Big Banks and Small Businesses: a reality check

“Neither a borrower nor a lender be,

For loan oft loses both itself and friend,

And borrowing dulls the edge of husbandry.”

Polonius’s counselling of his hot headed son Laertes (Hamlet: Act 1) is perhaps more apposite in the light of the  Treasury Select Committee’s interrogation of Barclays Bank’s former Chief Executive Officer Bob Diamond. The SME rate-swop episode was just one of the difficult issues which Mr. Diamond tried to defuse. As the proceedings developed much of the questioning centred on the culture of greed within the bank.

Barclays Bank Plc is owned by its shareholders. Its prime responsibility is to make  profits which are distributed by the payment of dividends many of which reach Britain’s pension funds. The Diamond era has been the result of a Board of Directors loving the investment revenues and perhaps, in some cases, turning a blind eye to the operational dimensions.

Just as Nick Leeson brought down Barings Bank in 1995 (his leaving note said “I’m sorry”) there are periods of excess when greed simply overtakes corporate governance and regulatory prudence. There is a lemming type of ethos for a period of time.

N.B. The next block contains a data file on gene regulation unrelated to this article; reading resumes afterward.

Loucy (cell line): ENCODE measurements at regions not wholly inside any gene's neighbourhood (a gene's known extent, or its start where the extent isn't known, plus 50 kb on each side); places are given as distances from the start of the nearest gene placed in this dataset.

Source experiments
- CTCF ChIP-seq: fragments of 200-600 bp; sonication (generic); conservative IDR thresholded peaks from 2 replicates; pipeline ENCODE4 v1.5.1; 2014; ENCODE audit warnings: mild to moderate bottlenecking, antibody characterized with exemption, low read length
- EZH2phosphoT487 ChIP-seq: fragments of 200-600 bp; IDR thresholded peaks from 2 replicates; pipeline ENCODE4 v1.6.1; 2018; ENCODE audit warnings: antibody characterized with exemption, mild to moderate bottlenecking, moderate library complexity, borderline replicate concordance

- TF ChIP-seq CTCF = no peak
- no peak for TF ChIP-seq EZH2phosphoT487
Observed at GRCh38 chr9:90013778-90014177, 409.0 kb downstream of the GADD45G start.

Herein lies the real problem facing Britain’s enterprising businesses. They need the money transmission facilities which the banks offer as an essential component part of their business operations. They accept they must pay for those services. Additionally many try to use the funding products they believe might be available to them.

Traditionally the bank overdraft has been a useful support. It is desperately difficult for SMEs to control their cash flow. One late payment by a bigger customer, or perhaps a bad debt, can cause real stress. The overdraft used to provide cover for this situation but the banks now resist providing unused limits. Where they do offer temporary support they pile on the charges.

Despite the public protestations the banks dislike SMEs because their profit potential is de minimis in the context of profit performance. They are too much trouble. That is the reality. When the banks do support enterprising businesses they prefer asset financing and invoice discounting which ties up the borrowers sales ledger.

The various government backed loan schemes fail because the banks, in their heart of hearts, do not like doing them and they are administratively burdensome.

There is no simply remedy but the brains at the Treasury need to start by recognising that big banks do not like small businesses.


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